The well-documented history of the family’s activities at the property provide an important glimpse into the social history of a rural household that was also intimately connected with the operation of a small scale industrial facility. In addition, the Greek Revival style house and its connected barn, as well as the free-standing corn house and chicken house represent a 19th and early 20th century rural residence. The mill itself had been listed in the Historic Register in 1976, but was removed ten years later after portions of the structure had collapsed or were dismantled.*
In 2012 an apparently long process was underway to restore the mill and its machinery.
[156 Deertrees Road] Built in 1935-36, Deertrees Theatre is a remarkably intact rustic wooden building of particular architectural distinction. It was erected for opera diva Enrica Clay Dillon (1881-1946), founder of Harrison’s summer theatre known as the Deertrees Players. Since the turn of the 19th century Maine has witnessed the rise and decline of various summer theatrical groups whose members and performances included prominent contemporary actors or those who later attained fame.
The idea for founding such a group in Harrison is believed to have originated with Miss Dillon who had given theatre and operatic instruction at her studio. Miss Dillon was, through her work in New York, “… in touch with some of the leading figures in the dramatic and operatic world….” She apparently intended to establish a colony similar to the one at Lakewood, with the theatre itself acting as the symbolic and functional centerpiece.
Construction began in the fall of 1935. It is believed that only the auditorium/stage was first erected, with the shop wing added in 1938. Throughout the summer of 1936 the Bridgton News continued to feature reports on the construction progress. Deertrees was dedicated on August 15, 1936, with a performance of dramatic sketches from “Cyrano de Bergerac” and “Caponsacchi”, among others. Prominently featured in the billing and advance newspaper articles was the guest performance of Walter Hampden, who was hailed as “America’s Greatest Actor”.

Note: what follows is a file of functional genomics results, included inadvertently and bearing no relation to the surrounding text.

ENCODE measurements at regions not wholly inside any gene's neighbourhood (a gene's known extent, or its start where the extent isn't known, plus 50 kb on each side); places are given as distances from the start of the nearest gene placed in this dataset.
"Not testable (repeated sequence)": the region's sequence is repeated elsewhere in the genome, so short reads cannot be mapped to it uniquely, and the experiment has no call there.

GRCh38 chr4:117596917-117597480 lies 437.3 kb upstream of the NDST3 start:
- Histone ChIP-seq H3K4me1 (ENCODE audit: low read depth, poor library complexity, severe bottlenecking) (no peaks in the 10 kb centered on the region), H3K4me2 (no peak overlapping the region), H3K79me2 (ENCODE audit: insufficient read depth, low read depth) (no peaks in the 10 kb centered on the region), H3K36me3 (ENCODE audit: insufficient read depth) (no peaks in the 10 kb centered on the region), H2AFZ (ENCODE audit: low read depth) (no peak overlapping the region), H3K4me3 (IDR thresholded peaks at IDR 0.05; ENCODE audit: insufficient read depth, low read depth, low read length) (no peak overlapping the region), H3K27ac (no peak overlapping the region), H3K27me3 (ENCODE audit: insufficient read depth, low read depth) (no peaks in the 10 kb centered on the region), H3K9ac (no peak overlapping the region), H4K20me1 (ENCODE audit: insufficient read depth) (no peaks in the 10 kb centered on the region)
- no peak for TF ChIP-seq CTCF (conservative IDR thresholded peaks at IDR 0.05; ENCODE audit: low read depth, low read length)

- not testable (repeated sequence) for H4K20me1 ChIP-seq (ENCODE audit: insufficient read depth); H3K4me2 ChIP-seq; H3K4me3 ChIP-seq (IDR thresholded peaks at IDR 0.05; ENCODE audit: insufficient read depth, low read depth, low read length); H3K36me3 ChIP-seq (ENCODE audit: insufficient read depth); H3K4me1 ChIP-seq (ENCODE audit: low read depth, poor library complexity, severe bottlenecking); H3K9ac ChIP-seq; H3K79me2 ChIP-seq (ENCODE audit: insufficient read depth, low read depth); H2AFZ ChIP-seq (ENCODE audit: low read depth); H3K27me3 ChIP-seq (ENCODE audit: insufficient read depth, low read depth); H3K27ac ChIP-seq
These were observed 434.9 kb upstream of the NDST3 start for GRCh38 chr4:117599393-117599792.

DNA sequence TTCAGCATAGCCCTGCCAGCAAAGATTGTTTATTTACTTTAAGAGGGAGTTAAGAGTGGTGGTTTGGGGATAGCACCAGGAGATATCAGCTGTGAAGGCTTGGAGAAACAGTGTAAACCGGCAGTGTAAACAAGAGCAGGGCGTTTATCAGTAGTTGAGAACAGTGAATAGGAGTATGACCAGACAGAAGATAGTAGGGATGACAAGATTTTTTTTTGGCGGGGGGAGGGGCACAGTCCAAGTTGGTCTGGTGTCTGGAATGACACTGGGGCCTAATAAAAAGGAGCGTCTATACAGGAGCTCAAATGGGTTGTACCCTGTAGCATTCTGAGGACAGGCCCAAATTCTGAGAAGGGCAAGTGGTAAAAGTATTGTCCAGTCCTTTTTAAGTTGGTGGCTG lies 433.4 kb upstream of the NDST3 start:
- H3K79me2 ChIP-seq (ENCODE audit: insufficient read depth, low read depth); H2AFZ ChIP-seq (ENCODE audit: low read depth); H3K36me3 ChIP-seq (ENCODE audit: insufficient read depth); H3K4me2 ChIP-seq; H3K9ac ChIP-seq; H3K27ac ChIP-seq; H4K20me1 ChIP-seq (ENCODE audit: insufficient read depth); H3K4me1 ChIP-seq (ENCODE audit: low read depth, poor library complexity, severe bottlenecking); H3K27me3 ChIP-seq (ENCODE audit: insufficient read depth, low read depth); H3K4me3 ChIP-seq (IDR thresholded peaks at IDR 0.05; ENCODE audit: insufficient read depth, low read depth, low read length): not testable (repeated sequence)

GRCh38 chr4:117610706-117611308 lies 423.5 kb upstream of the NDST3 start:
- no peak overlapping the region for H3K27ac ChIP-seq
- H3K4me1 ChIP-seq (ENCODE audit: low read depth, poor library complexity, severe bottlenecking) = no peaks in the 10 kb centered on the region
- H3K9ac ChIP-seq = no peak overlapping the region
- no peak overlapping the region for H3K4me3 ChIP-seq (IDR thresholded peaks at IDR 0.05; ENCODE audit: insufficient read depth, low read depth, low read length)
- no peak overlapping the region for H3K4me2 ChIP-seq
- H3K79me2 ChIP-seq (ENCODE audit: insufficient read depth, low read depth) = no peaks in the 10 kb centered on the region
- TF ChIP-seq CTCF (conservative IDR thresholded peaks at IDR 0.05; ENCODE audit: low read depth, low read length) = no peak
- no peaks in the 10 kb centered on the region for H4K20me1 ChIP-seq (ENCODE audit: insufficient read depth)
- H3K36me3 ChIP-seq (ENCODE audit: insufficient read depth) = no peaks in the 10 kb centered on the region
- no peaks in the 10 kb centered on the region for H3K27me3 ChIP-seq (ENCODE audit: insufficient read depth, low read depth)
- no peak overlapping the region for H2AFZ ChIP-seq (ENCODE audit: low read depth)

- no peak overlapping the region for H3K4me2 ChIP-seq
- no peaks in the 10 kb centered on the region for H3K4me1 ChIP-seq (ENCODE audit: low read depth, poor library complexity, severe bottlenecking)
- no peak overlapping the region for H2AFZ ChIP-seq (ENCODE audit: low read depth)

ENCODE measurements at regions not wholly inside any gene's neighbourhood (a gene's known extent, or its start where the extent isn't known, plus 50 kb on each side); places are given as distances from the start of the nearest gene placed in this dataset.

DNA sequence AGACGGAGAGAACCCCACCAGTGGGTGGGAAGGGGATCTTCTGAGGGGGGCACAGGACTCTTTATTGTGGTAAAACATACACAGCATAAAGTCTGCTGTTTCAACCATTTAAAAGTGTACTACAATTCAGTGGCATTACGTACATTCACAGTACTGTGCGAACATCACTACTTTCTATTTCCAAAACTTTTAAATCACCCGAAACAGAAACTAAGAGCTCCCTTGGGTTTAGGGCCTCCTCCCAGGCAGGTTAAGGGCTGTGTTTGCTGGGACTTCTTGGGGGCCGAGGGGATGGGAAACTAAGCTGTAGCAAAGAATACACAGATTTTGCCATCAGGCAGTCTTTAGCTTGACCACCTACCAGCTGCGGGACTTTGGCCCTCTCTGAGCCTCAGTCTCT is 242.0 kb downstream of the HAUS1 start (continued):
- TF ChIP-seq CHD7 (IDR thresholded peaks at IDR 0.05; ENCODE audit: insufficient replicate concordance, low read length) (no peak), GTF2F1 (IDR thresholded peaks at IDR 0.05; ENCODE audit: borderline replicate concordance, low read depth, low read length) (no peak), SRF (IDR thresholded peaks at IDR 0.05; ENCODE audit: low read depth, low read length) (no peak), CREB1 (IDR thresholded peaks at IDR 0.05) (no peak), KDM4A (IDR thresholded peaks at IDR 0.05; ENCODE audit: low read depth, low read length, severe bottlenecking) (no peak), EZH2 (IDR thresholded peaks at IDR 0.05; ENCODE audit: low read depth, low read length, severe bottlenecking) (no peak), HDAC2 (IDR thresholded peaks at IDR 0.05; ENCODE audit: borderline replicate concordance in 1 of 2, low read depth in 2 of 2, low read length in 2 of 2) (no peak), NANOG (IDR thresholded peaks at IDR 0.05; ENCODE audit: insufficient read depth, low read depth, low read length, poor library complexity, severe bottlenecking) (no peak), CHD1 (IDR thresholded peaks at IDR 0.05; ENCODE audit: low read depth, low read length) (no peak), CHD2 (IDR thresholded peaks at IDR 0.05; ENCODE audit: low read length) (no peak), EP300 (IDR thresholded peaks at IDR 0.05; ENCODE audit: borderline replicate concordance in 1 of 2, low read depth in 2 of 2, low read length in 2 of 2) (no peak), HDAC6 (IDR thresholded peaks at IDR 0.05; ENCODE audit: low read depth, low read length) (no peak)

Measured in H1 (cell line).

It appears that Deertrees was managed largely by Dillon until 1939 when the facility was leased to Bela Blau. The previous concentration on opera was replaced by a more diverse range of theatrical productions and drew names as Rudy Vallee, Ethel Barrymore and Tallulah Bankhead. During the war years of the 1940s the theatre remained closed, and after Dillon’s death in 1946 community theatre dominated the schedule. It passed through a number of owners in the 1940s and 1960s with apparent continued success. However, in the 1970s interest faded, and despite an attempt to revive operatic productions in mid-decade, by the end of the period the theatre had closed.* [Kirk F. Mohney photos]
In the summers of 2014 and 2015, a revived Deertrees Theatre offered various productions and concerts.
Lakeside Grange #63
[Junction of Main Street and Lincoln Street] The town of Harrison has slowly lost its agricultural economy but the Lakeside Grange #63 has maintained a strong and active membership. Historically and currently, the Lakeside Grange is an important and significant structure at the heart of this community, having served both social and commercial functions since its construction in 1905.
It is a publicly accessible hall for fairs, performances and recreational activities. The structure that houses the Lakeside Grange is also significant as a building that survived the destructive 1907 fire in which many commercial and public buildings in the town were lost.* [Christi A. Mitchell photos]
[Bow Street over Crooked River Stuarts Corner] Built jointly in 1912 by the towns of Harrison and Otisfield, the Ryefield Bridge is Maine’s only identified example of a double intersection Warren thru truss bridge. It is also among the handful of known pre-1916 rivet-connected Warren truss bridges in the state. The Warren design was patented in 1848 by British engineers.
The Warren design, with equal sized members and the ability of some members to reverse stresses, was particularly well suited to riveted (rigid) connections. A second set of diagonals (double intersection), such as used for the Ryefield bridge, were sometimes added for rigidity.
Larger heavier examples were built in Maine from about 1900 to the 1920s, but few of the earlier, lighter examples, such as this one, have survived in the state.The Ryefield Bridge was designed and manufactured by the American Bridge Company. It was built by the United Construction Company of Albany, New York, the contracting arm of the American Bridge Company.* [Patrick Harshbarger photo]